A foreign body obstruction and a blocked gizzard are similar. The first signs are an increased thirst and fluffed up appearance. Birds will develop a stomach ache and will lean forward on the perch. Droppings will have no faecal component and may be watery and appear clear or white. Birds may vomit and stop eating.
Symptoms appear suddenly, over a period of a day or two. It is important to recognize these symptoms early so treatment can start as early as possible. The likelihood of recovery is dramatically increased when the problem is treated early. If left untreated for long the chances of recovery are slim.
This is an emergency. Start by injecting a watery feed mix such as Kaytee Exact or Cream of Wheat directly into the crop (See this article: Feed Baby). The birds must be kept in a warm place and fed three times a day in an effort to flush the obstruction through. Antibiotics may be added to the feed mix.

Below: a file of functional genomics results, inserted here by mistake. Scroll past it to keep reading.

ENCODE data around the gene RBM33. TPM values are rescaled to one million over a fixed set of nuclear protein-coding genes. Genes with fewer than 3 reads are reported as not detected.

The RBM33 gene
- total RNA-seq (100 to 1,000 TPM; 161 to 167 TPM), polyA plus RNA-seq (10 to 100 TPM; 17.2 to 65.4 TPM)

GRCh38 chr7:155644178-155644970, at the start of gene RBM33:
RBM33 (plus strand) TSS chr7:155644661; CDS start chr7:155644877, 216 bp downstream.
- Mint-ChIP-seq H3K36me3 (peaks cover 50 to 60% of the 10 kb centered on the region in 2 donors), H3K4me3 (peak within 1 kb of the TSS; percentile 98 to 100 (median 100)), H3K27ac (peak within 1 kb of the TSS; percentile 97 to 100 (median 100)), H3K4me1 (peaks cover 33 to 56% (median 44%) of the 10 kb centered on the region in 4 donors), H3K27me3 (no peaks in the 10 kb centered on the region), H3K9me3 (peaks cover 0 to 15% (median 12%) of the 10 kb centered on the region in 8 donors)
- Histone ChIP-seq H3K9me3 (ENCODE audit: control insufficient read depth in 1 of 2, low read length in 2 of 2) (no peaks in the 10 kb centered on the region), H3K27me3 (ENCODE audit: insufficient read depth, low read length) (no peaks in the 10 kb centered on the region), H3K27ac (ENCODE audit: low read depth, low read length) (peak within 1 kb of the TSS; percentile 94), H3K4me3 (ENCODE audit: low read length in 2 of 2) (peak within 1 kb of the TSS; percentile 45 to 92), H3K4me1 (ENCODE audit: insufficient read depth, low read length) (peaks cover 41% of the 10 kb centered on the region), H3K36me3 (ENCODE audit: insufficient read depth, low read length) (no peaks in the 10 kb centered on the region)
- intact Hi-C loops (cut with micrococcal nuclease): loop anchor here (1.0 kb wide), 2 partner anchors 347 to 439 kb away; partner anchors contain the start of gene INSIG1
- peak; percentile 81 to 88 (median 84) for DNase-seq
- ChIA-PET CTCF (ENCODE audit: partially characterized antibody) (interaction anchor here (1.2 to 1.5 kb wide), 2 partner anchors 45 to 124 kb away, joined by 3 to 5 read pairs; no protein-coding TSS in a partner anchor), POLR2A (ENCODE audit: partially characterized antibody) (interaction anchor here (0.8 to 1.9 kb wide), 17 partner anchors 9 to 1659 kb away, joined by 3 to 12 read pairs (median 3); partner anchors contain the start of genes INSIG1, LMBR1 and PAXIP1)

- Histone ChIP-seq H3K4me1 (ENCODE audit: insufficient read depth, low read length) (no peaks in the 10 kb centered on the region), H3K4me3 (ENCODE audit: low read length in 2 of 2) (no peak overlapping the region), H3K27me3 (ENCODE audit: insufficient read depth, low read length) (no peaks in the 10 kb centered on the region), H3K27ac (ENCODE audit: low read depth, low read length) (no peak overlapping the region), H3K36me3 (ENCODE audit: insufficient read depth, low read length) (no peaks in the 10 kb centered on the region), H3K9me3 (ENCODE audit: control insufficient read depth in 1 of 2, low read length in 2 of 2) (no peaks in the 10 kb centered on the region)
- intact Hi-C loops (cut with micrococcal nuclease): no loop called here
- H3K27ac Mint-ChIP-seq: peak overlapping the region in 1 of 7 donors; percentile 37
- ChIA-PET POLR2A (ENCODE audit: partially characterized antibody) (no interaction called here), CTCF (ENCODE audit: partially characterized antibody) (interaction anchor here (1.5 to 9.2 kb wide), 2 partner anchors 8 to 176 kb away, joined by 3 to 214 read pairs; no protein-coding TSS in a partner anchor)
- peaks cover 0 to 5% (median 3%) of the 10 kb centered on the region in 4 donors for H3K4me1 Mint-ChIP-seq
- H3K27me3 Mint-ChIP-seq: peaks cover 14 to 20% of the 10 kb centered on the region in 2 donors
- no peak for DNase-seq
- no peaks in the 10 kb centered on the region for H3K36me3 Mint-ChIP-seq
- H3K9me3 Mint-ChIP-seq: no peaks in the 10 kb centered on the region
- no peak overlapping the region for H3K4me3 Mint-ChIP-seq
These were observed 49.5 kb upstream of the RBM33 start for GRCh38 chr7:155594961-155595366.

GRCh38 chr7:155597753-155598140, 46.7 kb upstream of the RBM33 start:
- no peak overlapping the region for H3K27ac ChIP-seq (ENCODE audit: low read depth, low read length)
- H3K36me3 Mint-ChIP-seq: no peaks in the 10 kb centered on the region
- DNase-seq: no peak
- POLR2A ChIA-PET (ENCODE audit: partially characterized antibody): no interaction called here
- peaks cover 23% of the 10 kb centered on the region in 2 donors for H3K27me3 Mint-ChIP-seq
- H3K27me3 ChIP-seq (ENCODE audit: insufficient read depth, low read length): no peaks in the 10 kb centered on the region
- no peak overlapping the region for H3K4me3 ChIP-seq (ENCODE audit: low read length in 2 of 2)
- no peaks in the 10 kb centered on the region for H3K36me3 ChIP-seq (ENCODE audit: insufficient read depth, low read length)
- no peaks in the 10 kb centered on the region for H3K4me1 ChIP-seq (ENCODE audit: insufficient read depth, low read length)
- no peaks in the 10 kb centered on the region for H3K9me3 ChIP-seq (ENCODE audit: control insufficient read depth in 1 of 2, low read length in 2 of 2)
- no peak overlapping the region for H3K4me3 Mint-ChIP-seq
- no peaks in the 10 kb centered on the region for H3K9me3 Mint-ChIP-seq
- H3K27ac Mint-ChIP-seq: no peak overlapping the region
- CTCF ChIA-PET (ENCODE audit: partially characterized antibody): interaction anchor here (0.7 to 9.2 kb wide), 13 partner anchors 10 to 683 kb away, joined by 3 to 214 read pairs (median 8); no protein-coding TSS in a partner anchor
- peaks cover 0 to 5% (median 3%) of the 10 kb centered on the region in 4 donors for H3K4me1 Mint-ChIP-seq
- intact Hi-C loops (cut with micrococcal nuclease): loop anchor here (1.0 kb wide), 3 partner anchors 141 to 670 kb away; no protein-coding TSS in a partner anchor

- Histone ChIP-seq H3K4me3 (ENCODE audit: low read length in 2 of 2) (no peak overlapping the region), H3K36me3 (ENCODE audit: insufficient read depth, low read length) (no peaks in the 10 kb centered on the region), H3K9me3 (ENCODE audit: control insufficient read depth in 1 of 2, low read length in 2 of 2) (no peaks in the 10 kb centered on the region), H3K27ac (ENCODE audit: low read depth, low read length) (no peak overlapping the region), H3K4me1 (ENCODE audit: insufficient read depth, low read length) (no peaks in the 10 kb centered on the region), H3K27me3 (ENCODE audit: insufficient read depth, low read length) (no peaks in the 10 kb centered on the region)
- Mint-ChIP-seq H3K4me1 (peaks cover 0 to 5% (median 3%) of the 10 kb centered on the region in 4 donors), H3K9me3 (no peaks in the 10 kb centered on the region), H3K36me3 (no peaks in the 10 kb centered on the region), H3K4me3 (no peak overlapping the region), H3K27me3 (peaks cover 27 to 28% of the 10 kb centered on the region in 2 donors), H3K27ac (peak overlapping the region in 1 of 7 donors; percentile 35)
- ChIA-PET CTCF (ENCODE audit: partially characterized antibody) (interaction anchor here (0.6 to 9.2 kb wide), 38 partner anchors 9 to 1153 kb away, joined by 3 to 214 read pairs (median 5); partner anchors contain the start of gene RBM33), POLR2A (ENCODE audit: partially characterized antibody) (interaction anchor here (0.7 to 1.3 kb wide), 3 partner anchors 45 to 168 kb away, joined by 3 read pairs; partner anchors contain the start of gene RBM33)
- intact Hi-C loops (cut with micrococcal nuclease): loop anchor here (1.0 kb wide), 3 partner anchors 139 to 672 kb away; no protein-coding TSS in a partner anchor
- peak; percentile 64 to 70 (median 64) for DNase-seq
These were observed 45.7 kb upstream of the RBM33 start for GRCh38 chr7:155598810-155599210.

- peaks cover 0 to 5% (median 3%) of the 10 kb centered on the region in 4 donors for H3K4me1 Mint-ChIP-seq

A culture of the droppings may taken to treat concurrent infections and help identify any underlying cause. Success is noted by the re-appearance of a fecal component (green) in the droppings. If no fecal component is seen after three days of treatment, the likelihood of recovery is poor. It may not be possible to clear long-standing obstructions.